The past year has been particularly bad for hard drive manufacturers with the Thailand floods affecting factories and thus resulting in hard drive shortages. However, things are slowly going back to normal and we can expect prices to stabilize as the year passes on. Seagate is particularly excited for another reason, though. They have announced that they’ve been able to reach a data density of 1TB in a square inch of area. This according to them should allow them to offer 60TB, 3.5-inch drives in the years to come. The new technology is being called HAMR (Heat-assisted Magnetic Recording). Most of the new technology was developed at Seagate’s media and research centres in Bloomington, Minnesota and Fremont, California.
Best of both worlds
Currently high capacity technologies on 3.5-inch drives allow them to store 3TB of data on them. Seagate expects drives based on the new technology to take this number to 6TB. 2.5-inch drives meant for notebooks should double to roughly 2TB. The density of the new drives should be roughly 55 percent more than existing hard drives. The issue with traditional high-density hard drives is that there are a lot of disruptions, due to the density. HAMR improves on these drawbacks offering even denser storage of data on the drives. Mark Re, Senior Vice President of Heads and Media Research and Development at Seagate said “Hard disk drive innovations like HAMR will be a key enabler of the development of even more data-intense applications in the future, extending the ways businesses and consumers worldwide use, manage and store digital content.” Seagate expects storage demands to skyrocket over the years as growth of social media and cloud services accelerate.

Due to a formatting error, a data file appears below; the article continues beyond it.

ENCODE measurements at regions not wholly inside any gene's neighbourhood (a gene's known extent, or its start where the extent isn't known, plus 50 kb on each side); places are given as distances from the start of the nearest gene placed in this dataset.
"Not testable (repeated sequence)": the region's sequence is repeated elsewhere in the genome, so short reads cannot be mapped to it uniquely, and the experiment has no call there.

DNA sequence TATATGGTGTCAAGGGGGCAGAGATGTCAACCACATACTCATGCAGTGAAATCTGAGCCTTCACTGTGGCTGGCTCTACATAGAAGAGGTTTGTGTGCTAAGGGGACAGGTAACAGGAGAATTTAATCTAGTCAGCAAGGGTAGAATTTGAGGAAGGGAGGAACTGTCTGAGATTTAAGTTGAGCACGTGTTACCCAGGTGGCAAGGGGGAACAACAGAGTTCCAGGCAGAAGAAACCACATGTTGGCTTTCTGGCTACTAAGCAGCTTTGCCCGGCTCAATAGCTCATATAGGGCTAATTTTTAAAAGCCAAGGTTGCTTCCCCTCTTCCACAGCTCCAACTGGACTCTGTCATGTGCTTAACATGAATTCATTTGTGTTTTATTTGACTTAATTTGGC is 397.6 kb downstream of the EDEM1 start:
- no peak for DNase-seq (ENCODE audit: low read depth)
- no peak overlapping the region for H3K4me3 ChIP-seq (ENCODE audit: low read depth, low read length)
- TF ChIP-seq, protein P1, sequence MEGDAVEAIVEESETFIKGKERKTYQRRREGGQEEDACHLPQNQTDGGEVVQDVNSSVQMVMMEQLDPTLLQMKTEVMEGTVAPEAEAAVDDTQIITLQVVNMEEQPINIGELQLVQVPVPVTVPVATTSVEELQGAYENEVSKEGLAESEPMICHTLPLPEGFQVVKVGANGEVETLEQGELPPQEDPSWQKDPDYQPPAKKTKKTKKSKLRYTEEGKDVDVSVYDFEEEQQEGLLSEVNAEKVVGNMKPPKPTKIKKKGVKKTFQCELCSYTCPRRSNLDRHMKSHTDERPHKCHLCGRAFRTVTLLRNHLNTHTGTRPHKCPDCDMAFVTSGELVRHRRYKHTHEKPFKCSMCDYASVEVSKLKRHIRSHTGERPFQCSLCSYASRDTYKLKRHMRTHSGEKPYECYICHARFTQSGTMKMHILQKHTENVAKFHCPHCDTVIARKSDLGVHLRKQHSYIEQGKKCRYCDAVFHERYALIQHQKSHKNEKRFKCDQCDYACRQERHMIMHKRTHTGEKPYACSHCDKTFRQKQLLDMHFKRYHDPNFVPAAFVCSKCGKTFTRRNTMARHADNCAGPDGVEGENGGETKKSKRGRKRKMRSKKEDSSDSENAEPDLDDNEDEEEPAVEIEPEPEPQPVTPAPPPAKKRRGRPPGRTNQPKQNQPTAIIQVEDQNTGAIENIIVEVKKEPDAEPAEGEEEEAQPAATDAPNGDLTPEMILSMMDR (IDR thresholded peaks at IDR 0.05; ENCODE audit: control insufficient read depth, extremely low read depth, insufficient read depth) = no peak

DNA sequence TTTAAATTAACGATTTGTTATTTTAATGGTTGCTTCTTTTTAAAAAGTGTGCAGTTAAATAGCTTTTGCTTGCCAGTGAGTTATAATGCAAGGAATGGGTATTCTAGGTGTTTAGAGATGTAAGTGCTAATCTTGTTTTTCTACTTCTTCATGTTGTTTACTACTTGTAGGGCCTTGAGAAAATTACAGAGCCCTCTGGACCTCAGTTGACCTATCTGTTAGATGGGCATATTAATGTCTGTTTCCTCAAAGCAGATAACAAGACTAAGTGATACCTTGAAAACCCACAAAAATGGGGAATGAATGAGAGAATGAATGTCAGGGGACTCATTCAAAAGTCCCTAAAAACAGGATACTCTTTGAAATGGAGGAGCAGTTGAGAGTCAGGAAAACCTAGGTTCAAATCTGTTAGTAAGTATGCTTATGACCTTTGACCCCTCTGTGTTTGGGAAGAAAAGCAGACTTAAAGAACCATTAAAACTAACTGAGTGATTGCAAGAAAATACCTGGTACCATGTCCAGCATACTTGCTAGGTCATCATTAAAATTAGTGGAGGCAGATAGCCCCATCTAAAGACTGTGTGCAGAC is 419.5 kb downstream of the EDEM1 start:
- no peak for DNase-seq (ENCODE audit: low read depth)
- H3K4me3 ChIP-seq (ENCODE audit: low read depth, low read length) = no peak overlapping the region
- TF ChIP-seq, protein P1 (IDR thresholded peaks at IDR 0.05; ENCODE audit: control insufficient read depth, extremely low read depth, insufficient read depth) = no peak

Of course, 30 and 60TB drives on the 3.5-inch drive format will take a little longer and should be here in a few years time. The density of data should reach 5 to 10 Terabits per square inch. Seagate clearly is serious about hard drives, even as the world slowly starts moving to solid-state drives.
Publish date: March 21, 2012 12:05 pm| Modified date: December 18, 2013 9:52 pm
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